Compared to western standards, the drinks are cheaper but if you keep in mind how (almost) everything in Jakarta is cheap, SKYE Bar can be slightly expensive. But for one night I think it’s manageable :-P, and the views you get from up there are totally worth your money. Expect to spend about 20 euros or so on food and drinks. And although it’s not enforced, it’s best to dress casually for a visit up there. When you see the visitors up there (many of whom are expats), you really don’t want to go there looking like an exhausted, sweaty tourist.
Your first 24 hours in Jakarta is done. Let’s move on to the second day shall we?
National Museum of Indonesia
I guess you can understand from the name what the museum is about. It was my first time inside a museum in like, four years, and only because I was forced to go in there with a fellow traveler I met at my hostel in Jakarta 😀 But if you’re interested to know more about Indonesia’s history and its colonial past, this museum would be a good place to start.
Walk just a few blocks from the National Museum (and from Monas/Istiqlal Mosque) and you’ll find the Istana Negara, which in English would literally translate into ‘State Palace’. The building is one of the significant Dutch-colonial style ones in the city. So you can imagine that it served as headquarters of Dutch East Indies in the past. Now it houses the offices and residence of Indonesia’s president. I haven’t been inside but I was told that visitors can go in during weekends if they are dressed formally…
Kota Tua (Old Town of Jakarta/Batavia)
Whaaa? Jakarta has an ‘Old Town’? Sure it does! How else would you know that the Dutchies have once been here? 😉
But really though, thanks to them for leaving behind a charming little old town in midst of highrises and traffic chaos of modern Jakarta. The Old Town is located a bit further north of the city and features a European-style town square with museums and cafés around it. Needless to say, most buildings feature colonial architecture in them. And make sure to have an Indonesian lunch at the famous ‘Café Batavia’ restaurant!
There are several important buildings in this area. One of them is the old town hall (Gouverneurskantoor) which now houses a historic museum of Jakarta. Other important sights include Bank Indonesia Museum, the colonial Post Office, and Pasar Baru Market nearby.
Now that you have visited most of the important places in Jakarta city, you can choose how you would like to spend the night. I recommend strolling along the streets around the Hotel Indonesia Roundabout and along Jalan Sudirman, because you can really admire the skyscrapers and shiny night cityscape of Jakarta!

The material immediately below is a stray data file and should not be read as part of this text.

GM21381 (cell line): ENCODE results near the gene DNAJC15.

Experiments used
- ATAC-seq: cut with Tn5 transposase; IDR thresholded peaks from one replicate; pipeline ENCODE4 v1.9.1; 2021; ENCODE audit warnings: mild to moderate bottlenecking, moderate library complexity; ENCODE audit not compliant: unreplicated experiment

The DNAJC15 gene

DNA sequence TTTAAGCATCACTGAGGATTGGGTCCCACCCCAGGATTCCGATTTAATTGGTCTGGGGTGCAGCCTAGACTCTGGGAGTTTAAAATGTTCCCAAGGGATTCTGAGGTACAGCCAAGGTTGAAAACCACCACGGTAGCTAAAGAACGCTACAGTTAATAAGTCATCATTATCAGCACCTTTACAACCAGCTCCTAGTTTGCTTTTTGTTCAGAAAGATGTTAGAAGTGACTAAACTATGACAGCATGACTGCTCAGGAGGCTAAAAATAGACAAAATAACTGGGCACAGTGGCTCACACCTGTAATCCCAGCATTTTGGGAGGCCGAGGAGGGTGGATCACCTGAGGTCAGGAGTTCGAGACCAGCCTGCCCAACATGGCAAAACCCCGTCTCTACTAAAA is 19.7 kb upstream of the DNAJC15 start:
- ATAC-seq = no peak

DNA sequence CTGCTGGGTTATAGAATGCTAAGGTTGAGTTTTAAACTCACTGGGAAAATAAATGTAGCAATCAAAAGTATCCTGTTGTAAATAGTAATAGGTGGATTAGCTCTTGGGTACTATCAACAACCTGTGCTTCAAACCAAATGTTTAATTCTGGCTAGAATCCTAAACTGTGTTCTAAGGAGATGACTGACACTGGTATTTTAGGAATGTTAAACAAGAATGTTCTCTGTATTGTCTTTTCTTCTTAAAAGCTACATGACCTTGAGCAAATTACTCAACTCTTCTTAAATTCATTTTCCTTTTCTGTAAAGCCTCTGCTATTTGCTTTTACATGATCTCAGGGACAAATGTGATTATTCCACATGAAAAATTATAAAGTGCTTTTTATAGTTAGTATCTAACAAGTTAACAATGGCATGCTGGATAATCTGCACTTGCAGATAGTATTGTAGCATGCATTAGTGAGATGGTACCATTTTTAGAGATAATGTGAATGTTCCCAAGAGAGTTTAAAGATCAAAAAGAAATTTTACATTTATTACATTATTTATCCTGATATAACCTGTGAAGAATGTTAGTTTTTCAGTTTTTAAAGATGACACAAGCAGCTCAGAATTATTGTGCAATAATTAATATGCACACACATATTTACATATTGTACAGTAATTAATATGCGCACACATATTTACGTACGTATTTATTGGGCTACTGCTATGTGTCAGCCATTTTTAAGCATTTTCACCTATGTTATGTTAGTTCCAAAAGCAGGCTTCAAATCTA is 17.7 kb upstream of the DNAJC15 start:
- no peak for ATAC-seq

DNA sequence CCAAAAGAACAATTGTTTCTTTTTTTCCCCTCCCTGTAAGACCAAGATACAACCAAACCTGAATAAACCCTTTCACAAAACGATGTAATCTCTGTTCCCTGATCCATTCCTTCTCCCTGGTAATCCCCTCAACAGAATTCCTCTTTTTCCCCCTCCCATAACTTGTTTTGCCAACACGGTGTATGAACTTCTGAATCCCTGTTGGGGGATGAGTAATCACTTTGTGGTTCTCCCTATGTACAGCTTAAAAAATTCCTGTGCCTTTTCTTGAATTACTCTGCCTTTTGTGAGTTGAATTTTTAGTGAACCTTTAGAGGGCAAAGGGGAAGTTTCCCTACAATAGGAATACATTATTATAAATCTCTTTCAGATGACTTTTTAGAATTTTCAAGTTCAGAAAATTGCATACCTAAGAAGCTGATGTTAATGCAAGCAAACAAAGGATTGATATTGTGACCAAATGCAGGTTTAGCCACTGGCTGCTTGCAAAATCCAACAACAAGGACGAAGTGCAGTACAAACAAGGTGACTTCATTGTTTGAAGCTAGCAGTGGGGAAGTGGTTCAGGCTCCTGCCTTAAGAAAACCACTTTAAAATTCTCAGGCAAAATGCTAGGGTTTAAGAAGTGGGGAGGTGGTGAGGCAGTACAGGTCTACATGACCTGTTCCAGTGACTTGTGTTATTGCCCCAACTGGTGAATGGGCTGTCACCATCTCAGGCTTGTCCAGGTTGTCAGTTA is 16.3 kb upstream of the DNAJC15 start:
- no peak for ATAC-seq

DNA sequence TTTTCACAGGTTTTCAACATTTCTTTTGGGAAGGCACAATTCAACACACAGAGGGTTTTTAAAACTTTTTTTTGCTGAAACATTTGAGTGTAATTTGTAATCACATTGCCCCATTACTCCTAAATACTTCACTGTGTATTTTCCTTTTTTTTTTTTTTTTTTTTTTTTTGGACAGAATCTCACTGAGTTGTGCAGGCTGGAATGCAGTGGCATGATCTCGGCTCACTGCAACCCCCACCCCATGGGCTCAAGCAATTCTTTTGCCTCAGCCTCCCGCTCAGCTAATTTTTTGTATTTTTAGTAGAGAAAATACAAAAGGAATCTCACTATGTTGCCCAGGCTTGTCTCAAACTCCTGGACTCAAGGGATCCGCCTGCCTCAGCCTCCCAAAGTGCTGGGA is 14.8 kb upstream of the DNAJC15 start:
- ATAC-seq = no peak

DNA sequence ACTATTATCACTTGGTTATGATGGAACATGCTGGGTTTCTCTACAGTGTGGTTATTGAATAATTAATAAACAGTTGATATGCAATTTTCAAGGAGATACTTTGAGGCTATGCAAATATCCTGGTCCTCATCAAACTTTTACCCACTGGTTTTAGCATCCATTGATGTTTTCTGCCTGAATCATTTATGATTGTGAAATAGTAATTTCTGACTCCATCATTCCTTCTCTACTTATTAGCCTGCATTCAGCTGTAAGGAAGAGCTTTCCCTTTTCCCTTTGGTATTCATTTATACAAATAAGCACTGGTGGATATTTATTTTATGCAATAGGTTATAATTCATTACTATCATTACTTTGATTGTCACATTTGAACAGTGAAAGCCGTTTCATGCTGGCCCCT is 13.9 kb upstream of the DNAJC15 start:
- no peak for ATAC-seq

Otherwise, you can also visit some of the fanciest malls (also around that same roundabout) and buy some Indonesian souvenirs or have dinner! But even if you don’t shop or wine, it’s still worth checking out those malls – they surely beat the ones here in Germany in terms of decorations and ‘modernness’ 😉
And there you are ladies and gentlemen, congratulations on visiting this city of 30 million people in just 48 hours! Time to head to Bali perhaps?
Oh hang on a minute, few tips!
Seriously, forget public transportation.
Taxis are cheap and it’s the best way to get around anywhere in the city comfortably. Starting fare is around 50 cents and most of the places to visit in the city would usually cost an average of 2 to 4 euros max (given there is no or little traffic)! Another cheap alternative is to use Uber or Grab/Gojek. Grab is similar to Uber popular in Southeast Asia and Gojek is purely Indonesian. These services also provide motorbike rides and the drivers will provide you with a helmet. There are also tuk tuks/CNGs which can be cheap but price has to be negotiated with the driver in advance as there are no meters running. And most of the time, the drivers charge such prices which would otherwise be actually cheaper with a taxi!
And be careful when getting in taxis. There are only two taxi companies you should trust. The blue colored ‘Blue Bird’ taxis (look out for logos/company sticker/drivers’ uniform) and the white-colored Express Taxis. Forget about any other taxis you see (unless you don’t mind getting scammed of course). Before any taxi ride, always make sure the meter is running.
Contrary to what you may think, the restaurants and food courts at malls are actually quite a good option to dine. Many of them have traditional Indonesian dining options as well as international/multinational cuisines.
But there are three places I’d definitely recommend you to try.
– Café Batavia in old town of Jakarta for a great Indonesian experience
– Lara Djonggrang – also Indonesian cuisine. But the ambience and decoration of this restaurant is just fantastic!
– Aljazeerah Restaurant & Café – they have some of the best Arabic and Malay food I have ever tasted.
I didn’t stay at a luxury five star hotel or something, so can’t say much about them – sorry tourists 😉
I stayed at Six Degrees Backpackers Hostel. A really amazing hostel and one of the best ones I’ve stayed at in recent times. Definitely budget-friendly and later I found out that it’s apparently the best hostel in all of Indonesia (according to some of their awards)! I will definitely write a review on the hostel sometime later 🙂